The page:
Effective treatment for amyotrophic lateral sclerosis (ALS) remains elusive. Two of the primary hypotheses underlying motor neuron vulnerability are susceptibility to excitotoxicity and oxidative damage. There is rapidly emerging evidence that the cannabinoid receptor system has the potential to reduce both excitotoxic and oxidative cell damage. Here we report that treatment with Delta(9)-tetrahydrocannabinol (Delta(9)-THC) was effective if administered either before or after onset of signs in the ALS mouse model (hSOD(G93A) transgenic mice). Administration at the onset of tremors delayed motor impairment and prolonged survival in Delta(9)-THC treated mice when compared to vehicle controls. In addition, we present an improved method for the analysis of disease progression in the ALS mouse model. This logistic model provides an estimate of the age at which muscle endurance has declined by 50% with much greater accuracy than could be attained for any other measure of decline. In vitro, Delta(9)-THC was extremely effective at reducing oxidative damage in spinal cord cultures. Additionally, Delta(9)-THC is anti-excitotoxic in vitro. These cellular mechanisms may underlie the presumed neuroprotective effect in ALS. As Delta(9)-THC is well tolerated, it and other cannabinoids may prove to be novel therapeutic targets for the treatment of ALS.

 

PMID: 15204022 [PubMed - indexed for MEDLINE]

 

_________________________________________________________________________________________________________________

 

 

 

US Investigators Praise Cannabinoids As Chemo Treatment

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January 31, 2008 - Madison, WI, USA

 

Madison, WI: Cannabinoids inhibit cancer cell proliferation and should be clinically tested as chemotherapeutic agents, according to a review published in the January issue of the journal Cancer Research.

 

Investigators at the University of Wisconsin School of Medicine and Public Health reported that the administration of cannabinoids halts the spread of a wide range of cancers, including brain cancer, prostate cancer, breast cancer, lung cancer, skin cancer, pancreatic cancer, and lymphoma. Researchers suggested that cannabinoids may offer significant advantages over standard chemotherapy treatments because the compounds are both non-toxic and can uniquely target malignant cells while ignoring healthy ones.

 

"Cannabinoids … offer potential applications as anti-tumor drugs, based on the ability of some members of this class to limit inflammation, cell proliferation, and cell survival," authors concluded. "[T]here is overwhelming evidence to suggest that cannabinoids can be explored as chemotherapeutic agents for the treatment of cancer."

 

In November, researchers at the California Pacific Medical Center Research Institute reported that the administration of the non-psychoactive cannabinoid cannabidiol limits the activity of the breast cancer metastasis gene Id-1, stating, "[Cannabidiol] offers hope of a non-toxic therapy that could [treat aggressive forms of cancer] without any of the painful side effects [of chemotherapy.]"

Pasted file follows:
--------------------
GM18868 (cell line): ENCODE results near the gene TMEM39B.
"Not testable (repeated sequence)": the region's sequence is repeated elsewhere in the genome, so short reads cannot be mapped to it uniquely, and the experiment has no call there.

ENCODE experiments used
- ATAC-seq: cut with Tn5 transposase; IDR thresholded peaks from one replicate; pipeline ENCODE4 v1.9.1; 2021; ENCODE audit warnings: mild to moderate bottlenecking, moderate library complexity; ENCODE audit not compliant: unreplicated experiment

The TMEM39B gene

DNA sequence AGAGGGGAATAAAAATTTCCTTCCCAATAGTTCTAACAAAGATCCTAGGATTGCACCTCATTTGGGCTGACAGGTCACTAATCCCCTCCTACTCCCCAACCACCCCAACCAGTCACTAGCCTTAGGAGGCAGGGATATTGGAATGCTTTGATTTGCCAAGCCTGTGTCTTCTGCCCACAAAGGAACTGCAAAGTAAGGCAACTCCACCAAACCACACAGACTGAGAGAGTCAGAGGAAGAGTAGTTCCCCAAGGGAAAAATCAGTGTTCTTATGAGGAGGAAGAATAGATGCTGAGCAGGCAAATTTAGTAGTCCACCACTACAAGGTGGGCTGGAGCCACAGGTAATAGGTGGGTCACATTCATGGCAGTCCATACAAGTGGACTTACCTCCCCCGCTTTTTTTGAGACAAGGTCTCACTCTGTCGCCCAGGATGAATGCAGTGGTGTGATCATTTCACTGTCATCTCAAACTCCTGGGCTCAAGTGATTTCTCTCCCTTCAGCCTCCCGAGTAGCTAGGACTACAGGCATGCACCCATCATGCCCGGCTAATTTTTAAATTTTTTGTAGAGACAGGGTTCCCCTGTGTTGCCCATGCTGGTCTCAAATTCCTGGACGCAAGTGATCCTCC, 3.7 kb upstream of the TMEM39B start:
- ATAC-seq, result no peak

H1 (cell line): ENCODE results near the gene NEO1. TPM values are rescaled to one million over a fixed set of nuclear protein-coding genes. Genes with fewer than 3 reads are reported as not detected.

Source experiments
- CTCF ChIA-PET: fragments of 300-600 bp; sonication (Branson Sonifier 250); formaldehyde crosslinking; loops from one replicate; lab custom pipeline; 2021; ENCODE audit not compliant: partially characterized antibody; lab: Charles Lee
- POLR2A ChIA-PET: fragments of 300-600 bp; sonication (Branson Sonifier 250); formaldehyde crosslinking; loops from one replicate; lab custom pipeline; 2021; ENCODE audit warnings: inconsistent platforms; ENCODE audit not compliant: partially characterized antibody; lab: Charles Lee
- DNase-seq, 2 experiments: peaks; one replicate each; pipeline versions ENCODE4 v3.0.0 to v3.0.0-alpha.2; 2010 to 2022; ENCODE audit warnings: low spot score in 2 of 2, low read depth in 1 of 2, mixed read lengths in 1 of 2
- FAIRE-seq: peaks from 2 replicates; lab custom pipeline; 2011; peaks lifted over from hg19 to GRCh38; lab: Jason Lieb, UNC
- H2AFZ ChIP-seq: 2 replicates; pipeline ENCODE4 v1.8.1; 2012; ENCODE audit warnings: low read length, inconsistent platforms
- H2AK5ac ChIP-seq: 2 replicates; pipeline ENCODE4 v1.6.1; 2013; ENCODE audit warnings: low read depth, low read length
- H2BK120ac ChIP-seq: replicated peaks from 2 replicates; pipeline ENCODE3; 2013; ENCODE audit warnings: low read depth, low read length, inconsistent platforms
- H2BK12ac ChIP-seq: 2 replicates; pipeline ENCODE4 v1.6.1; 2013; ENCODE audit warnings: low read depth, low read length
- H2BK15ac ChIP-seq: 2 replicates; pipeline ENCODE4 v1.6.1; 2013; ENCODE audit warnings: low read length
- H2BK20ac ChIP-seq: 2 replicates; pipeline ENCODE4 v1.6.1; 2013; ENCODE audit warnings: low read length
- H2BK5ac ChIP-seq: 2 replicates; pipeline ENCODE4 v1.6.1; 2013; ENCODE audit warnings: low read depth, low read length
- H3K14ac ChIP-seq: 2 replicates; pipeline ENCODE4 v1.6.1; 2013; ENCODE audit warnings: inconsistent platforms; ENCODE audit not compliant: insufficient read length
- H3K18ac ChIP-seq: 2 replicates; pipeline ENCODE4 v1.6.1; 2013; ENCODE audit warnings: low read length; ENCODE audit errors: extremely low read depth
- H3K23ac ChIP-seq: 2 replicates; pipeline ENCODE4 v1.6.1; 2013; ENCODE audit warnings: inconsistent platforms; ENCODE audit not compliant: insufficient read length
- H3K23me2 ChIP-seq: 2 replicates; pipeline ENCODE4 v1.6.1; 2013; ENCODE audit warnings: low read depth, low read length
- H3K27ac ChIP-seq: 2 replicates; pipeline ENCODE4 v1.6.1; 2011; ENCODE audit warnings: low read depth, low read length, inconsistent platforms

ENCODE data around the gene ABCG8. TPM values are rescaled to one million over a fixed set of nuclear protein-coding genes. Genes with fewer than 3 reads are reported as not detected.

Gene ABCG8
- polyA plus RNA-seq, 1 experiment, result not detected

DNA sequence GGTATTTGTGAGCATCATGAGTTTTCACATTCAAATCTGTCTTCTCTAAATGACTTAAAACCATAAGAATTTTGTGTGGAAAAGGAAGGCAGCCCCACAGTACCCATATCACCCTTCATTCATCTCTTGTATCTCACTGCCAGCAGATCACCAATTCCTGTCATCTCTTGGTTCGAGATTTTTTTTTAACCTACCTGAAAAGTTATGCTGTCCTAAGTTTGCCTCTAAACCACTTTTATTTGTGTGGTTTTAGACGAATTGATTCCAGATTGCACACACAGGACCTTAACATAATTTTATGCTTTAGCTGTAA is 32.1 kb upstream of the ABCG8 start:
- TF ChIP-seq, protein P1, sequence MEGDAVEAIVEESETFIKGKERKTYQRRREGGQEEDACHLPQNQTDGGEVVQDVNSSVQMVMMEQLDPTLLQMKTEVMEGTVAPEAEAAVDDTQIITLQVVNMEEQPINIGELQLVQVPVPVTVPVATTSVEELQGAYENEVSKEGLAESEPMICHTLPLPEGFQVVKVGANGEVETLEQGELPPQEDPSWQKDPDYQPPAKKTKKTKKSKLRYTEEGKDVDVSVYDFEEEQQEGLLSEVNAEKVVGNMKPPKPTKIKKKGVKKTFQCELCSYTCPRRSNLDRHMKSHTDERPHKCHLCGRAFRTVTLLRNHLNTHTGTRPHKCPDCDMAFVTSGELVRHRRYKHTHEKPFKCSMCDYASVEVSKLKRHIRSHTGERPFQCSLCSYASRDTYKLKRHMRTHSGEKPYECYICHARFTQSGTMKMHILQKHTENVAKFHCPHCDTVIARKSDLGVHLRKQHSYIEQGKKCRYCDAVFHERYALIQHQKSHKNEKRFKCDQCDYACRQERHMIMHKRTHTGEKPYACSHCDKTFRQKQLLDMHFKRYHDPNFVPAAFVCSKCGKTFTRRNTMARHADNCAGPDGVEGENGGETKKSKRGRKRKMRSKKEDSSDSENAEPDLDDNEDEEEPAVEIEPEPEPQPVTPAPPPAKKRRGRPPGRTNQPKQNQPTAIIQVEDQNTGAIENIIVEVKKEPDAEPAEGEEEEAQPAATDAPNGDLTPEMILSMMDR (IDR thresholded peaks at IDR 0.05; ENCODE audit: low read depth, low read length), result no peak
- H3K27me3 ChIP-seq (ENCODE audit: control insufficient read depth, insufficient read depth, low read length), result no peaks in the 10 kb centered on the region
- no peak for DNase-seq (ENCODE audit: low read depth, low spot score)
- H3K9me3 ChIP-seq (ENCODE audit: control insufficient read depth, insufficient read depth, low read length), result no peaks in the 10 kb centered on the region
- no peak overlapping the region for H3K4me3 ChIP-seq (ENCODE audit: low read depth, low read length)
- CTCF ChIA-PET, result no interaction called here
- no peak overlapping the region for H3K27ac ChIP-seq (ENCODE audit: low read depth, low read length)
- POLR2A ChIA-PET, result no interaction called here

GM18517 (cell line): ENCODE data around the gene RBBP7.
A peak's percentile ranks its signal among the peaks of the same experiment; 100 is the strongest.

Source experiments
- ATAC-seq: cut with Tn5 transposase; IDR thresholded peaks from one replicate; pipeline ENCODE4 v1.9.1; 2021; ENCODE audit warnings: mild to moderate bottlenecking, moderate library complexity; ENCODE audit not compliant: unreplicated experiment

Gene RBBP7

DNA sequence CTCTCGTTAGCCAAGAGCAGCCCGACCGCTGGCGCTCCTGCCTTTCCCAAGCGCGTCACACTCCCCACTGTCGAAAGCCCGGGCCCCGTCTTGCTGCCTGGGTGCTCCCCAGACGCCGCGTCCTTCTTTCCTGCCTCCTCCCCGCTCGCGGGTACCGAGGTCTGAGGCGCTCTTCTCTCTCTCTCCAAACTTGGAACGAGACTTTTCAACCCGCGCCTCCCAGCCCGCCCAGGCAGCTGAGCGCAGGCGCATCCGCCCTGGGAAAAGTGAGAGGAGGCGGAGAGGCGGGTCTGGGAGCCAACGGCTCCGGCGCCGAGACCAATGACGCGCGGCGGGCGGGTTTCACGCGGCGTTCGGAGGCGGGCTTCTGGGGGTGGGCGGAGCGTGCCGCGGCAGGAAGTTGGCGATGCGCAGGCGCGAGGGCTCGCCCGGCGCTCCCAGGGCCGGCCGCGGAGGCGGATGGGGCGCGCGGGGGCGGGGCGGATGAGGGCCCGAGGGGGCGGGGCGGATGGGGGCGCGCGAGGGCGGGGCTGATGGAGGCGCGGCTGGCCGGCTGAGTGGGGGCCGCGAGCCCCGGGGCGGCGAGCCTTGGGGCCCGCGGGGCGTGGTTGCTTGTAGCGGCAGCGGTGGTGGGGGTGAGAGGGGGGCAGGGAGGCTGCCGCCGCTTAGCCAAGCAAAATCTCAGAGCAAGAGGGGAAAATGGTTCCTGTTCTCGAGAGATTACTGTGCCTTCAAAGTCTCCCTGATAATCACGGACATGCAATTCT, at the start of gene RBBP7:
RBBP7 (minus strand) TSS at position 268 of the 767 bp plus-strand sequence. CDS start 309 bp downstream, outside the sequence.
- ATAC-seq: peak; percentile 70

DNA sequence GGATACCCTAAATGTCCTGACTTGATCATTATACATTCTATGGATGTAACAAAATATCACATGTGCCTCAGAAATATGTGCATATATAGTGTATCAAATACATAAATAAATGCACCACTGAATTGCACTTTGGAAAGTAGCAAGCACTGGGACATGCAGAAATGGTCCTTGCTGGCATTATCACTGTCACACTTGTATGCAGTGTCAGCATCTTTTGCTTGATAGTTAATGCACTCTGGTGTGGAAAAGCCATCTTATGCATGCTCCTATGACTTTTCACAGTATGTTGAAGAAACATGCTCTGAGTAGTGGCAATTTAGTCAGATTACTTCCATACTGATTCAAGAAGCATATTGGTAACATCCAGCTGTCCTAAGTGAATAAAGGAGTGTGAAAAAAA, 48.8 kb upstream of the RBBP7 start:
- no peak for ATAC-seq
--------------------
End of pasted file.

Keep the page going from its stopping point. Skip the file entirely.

In 2006, investigators at Madrid's Complutense University, School of Biology, reported in the British Journal of Cancer that THC administration decreases recurrent glioblastoma multiforme (brain) tumor growth in patients diagnosed with the disease.

 

 

_________________________________________________________________________________________________________________

 

 

Mol Cancer Ther. 2010 Jan;9(1):180-9. Epub 2010 Jan 6.

Cannabidiol enhances the inhibitory effects of delta9-tetrahydrocannabinol on human glioblastoma cell proliferation and survival.

 

Marcu JP, Christian RT, Lau D, Zielinski AJ, Horowitz MP, Lee J, Pakdel A, Allison J, Limbad C, Moore DH, Yount GL, Desprez PY, McAllister SD.

 

California Pacific Medical Center Research Institute, San Francisco, California 94107, USA.

Abstract

 

The cannabinoid 1 (CB(1)) and cannabinoid 2 (CB(2)) receptor agonist Delta(9)-tetrahydrocannabinol (THC) has been shown to be a broad-range inhibitor of cancer in culture and in vivo, and is currently being used in a clinical trial for the treatment of glioblastoma. It has been suggested that other plant-derived cannabinoids, which do not interact efficiently with CB(1) and CB(2) receptors, can modulate the actions of Delta(9)-THC. There are conflicting reports, however, as to what extent other cannabinoids can modulate Delta(9)-THC activity, and most importantly, it is not clear whether other cannabinoid compounds can either potentiate or inhibit the actions of Delta(9)-THC. We therefore tested cannabidiol, the second most abundant plant-derived cannabinoid, in combination with Delta(9)-THC. In the U251 and SF126 glioblastoma cell lines, Delta(9)-THC and cannabidiol acted synergistically to inhibit cell proliferation. The treatment of glioblastoma cells with both compounds led to significant modulations of the cell cycle and induction of reactive oxygen species and apoptosis as well as specific modulations of extracellular signal-regulated kinase and caspase activities. These specific changes were not observed with either compound individually, indicating that the signal transduction pathways affected by the combination treatment were unique. Our results suggest that the addition of cannabidiol to Delta(9)-THC may improve the overall effectiveness of Delta(9)-THC in the treatment of glioblastoma in cancer patients.